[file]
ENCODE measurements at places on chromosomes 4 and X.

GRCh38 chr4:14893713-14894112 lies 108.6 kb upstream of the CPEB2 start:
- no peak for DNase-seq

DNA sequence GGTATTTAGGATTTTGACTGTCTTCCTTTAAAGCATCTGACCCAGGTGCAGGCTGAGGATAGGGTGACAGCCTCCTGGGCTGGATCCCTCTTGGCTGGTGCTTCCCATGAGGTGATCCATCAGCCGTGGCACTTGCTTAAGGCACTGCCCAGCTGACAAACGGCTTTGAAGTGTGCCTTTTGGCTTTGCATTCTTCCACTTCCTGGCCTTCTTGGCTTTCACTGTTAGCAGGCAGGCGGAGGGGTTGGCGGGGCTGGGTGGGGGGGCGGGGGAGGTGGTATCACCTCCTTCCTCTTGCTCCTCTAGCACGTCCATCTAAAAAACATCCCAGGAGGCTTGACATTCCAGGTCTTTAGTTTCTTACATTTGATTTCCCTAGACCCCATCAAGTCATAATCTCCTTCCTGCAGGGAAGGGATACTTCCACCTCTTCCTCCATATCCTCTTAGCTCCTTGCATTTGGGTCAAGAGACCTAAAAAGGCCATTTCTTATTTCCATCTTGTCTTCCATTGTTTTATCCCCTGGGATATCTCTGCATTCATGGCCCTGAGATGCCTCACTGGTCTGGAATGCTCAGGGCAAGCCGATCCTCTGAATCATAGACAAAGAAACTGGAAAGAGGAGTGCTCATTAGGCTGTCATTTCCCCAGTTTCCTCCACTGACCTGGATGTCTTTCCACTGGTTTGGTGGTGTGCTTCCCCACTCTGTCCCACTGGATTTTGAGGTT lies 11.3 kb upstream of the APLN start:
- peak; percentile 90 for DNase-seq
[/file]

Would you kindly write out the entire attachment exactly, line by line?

ENCODE measurements at places on chromosomes 4 and X.

GRCh38 chr4:14893713-14894112 lies 108.6 kb upstream of the CPEB2 start:
- no peak for DNase-seq

DNA sequence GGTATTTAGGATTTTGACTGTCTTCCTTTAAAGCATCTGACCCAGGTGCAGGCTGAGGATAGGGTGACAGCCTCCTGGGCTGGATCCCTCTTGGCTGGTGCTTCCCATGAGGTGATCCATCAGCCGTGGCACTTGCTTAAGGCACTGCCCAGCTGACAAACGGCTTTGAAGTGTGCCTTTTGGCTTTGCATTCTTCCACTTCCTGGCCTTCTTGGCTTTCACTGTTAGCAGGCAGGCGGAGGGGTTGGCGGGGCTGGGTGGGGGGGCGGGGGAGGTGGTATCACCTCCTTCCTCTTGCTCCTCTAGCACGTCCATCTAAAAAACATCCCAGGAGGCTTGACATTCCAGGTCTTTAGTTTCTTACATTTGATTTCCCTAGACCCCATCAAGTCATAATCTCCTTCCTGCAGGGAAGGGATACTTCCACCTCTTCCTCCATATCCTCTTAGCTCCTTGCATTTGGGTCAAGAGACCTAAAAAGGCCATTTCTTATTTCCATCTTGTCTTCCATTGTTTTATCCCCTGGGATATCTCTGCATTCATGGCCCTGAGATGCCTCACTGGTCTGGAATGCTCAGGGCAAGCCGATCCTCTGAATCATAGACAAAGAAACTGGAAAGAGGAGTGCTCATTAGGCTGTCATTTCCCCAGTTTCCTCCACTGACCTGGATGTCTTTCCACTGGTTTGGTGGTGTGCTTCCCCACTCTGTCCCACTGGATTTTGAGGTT lies 11.3 kb upstream of the APLN start:
- peak; percentile 90 for DNase-seq